- For multi-site systems, the Lat/Lon/Range should be centered on the coverage area of the site (usually the tower location unless you have better info on coverage). This site location info can be found by clicking on the site ID in RRDB, then following the link to the FCC license info. Be forewarned: Some licenses include multiple sites, so you might have to compare the site frequencies against RRDB to get the correct location.
- For cities/towns/counties, the Lat/Lon/Range should be centered over the geopolitical center of the covered area, which will not necessarily be the tower itself.
- The "philosophy" of the data is to limit the range of the system to the area where the system is relevent. For example, you might be able to hear a town from 30 miles away. But, if the town is only 1 mile across, the range should be no more than 1-3 miles.
- The format of the Lat/Lon is DDDMMSS.sss. Range can be .5, 1, 3, 5, 10, 20, 30, or 50 miles. The coordinates+range define a circle centered on the Lat/Lon with a radius of Range.
- To convert Decimal Degrees to the DDDMMSS.sss format, see the converter at this link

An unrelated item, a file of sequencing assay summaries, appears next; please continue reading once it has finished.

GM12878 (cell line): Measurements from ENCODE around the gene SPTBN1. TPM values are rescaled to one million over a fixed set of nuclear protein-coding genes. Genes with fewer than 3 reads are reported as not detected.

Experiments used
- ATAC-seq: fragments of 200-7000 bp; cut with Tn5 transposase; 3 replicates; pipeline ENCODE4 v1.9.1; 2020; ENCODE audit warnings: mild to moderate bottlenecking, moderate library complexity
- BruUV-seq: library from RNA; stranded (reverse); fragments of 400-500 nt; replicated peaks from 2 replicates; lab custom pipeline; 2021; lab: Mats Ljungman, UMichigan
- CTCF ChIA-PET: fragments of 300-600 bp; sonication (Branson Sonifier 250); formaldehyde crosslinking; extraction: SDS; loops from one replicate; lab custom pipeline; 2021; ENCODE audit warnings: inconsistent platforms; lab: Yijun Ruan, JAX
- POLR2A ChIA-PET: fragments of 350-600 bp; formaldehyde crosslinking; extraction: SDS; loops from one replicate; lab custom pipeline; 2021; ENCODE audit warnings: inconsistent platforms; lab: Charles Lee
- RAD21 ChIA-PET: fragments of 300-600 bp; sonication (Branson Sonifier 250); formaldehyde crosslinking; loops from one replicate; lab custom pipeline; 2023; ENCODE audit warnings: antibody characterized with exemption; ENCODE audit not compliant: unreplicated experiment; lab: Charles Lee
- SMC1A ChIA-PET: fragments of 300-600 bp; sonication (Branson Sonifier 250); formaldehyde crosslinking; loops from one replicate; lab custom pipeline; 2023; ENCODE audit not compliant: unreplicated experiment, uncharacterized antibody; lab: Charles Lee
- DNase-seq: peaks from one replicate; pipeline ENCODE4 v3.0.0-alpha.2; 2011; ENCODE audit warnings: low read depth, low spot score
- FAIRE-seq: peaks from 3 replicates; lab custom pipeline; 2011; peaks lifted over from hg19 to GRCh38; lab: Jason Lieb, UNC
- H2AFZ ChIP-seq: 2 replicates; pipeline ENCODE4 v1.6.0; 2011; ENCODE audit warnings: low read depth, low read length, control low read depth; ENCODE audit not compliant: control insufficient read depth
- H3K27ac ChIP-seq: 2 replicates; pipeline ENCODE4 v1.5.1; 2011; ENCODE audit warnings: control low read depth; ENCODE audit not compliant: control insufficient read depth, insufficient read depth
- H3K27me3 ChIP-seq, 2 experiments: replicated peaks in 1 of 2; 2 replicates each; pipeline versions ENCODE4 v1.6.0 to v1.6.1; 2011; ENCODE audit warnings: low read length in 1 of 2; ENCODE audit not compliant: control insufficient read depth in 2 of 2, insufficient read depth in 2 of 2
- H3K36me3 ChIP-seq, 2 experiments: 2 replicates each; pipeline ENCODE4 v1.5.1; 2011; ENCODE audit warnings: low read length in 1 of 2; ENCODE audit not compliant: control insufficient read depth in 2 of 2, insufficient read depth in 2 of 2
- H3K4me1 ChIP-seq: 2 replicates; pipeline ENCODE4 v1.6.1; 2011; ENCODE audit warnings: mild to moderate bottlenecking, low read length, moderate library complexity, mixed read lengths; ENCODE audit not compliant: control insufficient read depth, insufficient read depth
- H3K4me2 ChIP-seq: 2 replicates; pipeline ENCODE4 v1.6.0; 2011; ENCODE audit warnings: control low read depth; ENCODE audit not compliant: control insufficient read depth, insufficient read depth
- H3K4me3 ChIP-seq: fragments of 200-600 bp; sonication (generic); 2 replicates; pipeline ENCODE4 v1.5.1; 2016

- I used Microsoft Streets and Trips to plot out the sites I've completed. It has a nice circle draw tool that makes visualizing the desired reception range much easier. I believe that Delorme Street Atlas also has such a tool.
- Here's how to proceed (and, sorry, but you'll need to edit this page and grasp a little bit of arcane coding, but it is pretty straightforward).
- To "claim" a site, before going out and getting the data, put your name in the "Who" column of the table, below. This will keep multiple people from working on the same site. I'd only claim 5-10 at a time.
- Once you get the data, put it in the Lat/Lon/Range columns just like the ones already completed.
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